The rumble of the bass line, the crack of the finger snaps, the thump of dozens of beefy guys in breastplates marching across the field, and there she is: Madonna. Pulled along in a litter carriage and heralded by dancers who are presumably less than half of her 53 years, she's giving us Cleopatra realness and -- as we always expect -- an epic spectacle.
After years of trying to idiot-proof the halftime show in the post-"Boobgate" era with a lineup of graying rockers who have been safely confined to pop-culture's sidelines, Madonna's high-energy medley of dance floor fillers from "Vogue" to LMFAO's gleefully brainless "Party Rock Anthem" was a much-needed spurt of well-choreographed yet still freewheeling fun -- especially for the under-30 set.
The pop veteran went into the show with the elaborate game plan of a star with a preternatural knack for both pleasing crowds and getting into trouble. With 30 years of hits to her name, Madonna could have "Vogue"-ed in, crooned "Hung Up," clapped to "Holiday" under some jets of pyro and called it a night.
Instead, she enlisted younger stars like hip-pop hitmaker Nicki Minaj and electro agitator M.I.A., whose middle-finger salute the press is trying to make into a thing. She also smartly nestled a bit of LMFAO's club smash into her twitchy disco track "Music," very likely aware that she hasn't had a new song on the charts since the 2008 release of Hard Candy. She also used the 100 million-viewer audience for the first live performance of her unabashedly peppy single "Give Me All Your Luvin,' " a risky move that hasn't been attempted in recent memory.
Sure, she was a little rickety on those pins, but athletic nonetheless, pulling off a decent leg extension, doing back walkovers with the Cirque Du Soleil dancers, busting out a whole bunch of whatever this move is, hopping onto the shoulders of LMFAO's RedFoo and later wriggling into some handstand twist maneuver as he gripped her ankle. And in case you didn't want to see her do all the crazy footwork, she had tons of dancers working rhythmic wizardry, including that insanely agile and adventurous tightrope acrobat.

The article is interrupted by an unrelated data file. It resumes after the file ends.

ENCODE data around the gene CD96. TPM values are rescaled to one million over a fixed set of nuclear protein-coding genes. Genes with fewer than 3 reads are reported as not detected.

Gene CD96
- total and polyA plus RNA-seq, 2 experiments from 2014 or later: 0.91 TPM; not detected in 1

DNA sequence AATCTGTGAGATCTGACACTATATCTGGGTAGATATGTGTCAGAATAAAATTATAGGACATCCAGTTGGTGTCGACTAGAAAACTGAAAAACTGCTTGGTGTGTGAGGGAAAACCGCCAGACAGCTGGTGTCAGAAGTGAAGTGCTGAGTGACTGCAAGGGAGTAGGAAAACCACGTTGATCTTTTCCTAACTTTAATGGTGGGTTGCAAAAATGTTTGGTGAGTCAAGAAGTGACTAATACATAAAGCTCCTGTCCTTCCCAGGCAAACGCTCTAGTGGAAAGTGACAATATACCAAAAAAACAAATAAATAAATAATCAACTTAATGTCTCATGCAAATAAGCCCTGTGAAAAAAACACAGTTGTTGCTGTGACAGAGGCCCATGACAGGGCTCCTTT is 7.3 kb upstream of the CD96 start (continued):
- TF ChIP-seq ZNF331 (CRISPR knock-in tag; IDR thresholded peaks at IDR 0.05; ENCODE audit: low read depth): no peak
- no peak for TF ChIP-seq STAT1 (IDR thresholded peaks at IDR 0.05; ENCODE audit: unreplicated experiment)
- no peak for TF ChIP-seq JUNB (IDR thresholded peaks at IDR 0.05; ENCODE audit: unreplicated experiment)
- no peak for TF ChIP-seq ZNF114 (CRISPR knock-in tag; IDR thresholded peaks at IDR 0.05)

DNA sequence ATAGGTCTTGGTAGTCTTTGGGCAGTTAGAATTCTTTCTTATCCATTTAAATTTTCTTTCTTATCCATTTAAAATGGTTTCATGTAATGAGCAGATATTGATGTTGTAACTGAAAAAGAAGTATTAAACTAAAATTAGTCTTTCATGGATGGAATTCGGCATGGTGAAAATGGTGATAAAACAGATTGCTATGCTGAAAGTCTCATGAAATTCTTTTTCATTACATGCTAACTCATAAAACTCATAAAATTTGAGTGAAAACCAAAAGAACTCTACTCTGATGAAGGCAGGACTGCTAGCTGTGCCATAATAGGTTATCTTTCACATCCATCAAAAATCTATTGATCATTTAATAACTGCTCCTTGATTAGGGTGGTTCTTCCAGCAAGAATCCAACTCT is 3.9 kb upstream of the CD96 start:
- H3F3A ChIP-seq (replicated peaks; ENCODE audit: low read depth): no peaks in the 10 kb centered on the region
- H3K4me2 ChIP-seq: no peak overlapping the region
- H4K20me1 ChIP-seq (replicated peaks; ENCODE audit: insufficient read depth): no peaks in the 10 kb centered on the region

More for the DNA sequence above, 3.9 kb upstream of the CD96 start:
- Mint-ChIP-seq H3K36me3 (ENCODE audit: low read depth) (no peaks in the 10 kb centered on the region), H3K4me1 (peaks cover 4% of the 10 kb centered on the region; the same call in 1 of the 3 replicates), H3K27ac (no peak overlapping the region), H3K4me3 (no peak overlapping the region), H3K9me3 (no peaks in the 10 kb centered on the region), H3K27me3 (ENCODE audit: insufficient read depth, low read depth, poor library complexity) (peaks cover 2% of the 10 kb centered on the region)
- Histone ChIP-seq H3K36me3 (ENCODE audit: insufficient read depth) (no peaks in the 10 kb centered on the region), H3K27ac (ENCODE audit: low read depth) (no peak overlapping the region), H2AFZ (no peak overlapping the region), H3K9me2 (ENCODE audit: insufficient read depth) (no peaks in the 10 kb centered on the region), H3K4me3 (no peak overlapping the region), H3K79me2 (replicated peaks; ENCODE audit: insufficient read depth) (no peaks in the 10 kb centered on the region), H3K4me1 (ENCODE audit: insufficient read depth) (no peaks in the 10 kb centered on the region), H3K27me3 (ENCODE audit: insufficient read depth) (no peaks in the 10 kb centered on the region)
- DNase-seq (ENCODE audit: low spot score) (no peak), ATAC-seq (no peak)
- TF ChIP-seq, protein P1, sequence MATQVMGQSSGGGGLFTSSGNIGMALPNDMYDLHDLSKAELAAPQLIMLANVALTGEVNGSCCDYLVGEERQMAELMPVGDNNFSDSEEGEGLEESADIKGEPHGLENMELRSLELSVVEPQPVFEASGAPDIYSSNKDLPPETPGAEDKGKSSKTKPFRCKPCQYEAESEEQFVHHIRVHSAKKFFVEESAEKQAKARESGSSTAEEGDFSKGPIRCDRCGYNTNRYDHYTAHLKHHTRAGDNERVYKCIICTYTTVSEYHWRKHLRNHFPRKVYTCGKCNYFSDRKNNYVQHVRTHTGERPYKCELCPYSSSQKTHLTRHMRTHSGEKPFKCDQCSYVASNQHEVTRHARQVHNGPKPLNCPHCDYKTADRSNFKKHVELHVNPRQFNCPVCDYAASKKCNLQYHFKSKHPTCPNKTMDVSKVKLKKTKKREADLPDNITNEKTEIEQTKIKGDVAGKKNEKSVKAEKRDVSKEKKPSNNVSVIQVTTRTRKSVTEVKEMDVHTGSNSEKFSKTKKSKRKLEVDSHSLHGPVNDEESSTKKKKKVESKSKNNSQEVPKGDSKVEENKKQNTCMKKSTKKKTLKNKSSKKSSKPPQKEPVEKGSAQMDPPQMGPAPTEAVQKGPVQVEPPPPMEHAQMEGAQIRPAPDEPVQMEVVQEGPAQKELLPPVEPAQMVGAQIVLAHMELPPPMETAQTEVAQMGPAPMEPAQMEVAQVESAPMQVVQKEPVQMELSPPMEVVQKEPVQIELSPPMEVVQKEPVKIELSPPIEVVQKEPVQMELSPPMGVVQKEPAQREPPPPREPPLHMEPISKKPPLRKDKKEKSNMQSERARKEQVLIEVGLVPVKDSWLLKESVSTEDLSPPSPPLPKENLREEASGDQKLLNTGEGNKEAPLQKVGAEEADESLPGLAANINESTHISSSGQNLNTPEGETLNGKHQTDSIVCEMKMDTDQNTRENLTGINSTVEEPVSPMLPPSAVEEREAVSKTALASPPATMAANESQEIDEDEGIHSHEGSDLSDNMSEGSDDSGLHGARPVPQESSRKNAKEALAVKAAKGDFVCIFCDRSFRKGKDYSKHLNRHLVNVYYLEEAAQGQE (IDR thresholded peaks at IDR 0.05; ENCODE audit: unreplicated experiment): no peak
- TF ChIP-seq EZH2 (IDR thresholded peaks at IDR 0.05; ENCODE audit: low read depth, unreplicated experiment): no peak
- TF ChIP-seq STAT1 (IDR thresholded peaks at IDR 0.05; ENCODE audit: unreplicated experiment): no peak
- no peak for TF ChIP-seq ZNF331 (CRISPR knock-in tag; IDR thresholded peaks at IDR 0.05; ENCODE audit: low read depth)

For those who think she was good for her age, consider if you would expect this level of theatricality from say, Rihanna or Katy Perry. And yes, she definitely appeared to lip-sync the whole thing, but really, who buys a Madonna record for her voice? But if you really wanted to see Madonna at least try to sing, she trotted out a choir, donned on a glam, beaded Givenchy robe, and got on her knees to belt out "Like A Prayer," with Cee Lo riffing away in his own fabulous beaded gown.
If you're not into her music or image, that's fine, but this is the Super Bowl. It's a moment of excess, pageantry, guts, will, and triumph -- all in a wholesome, Disney-movie way, of course. Madonna brought it, corralling two female rappers, a circus act, gladiators, cheerleaders, a choir, and more for a seriously exhilarating 12 minutes. She also found ways to invigorate 26-year-old tracks like "Open Your Heart" by throwing a marching band in the mix. And on top of all of that she looked like she was having a ball. With that performance, the real Super Bowl winner is arguably Team Madonna.
Pictures: Halftime highlights and star sightings
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ContributorsSarah Rodman is a staff music critic for the Boston Globe.
James Reed is a staff music critic for the Boston Globe.
Jonathan Perry is the Globe's Scene & Heard columnist, covering local music.
Michael Brodeur is the assistant arts editor for the Boston Globe, covering pop music, TV, and nightlife.
Julian Benbow is a staff writer at the Boston Globe, covering sports and music.
Katie McLeod is Boston.com's features editor.
Rachel Raczka is a producer for Lifestyle and Arts & Entertainment at Boston.com.
Emily Wright is an Arts & Entertainment producer at Boston.com.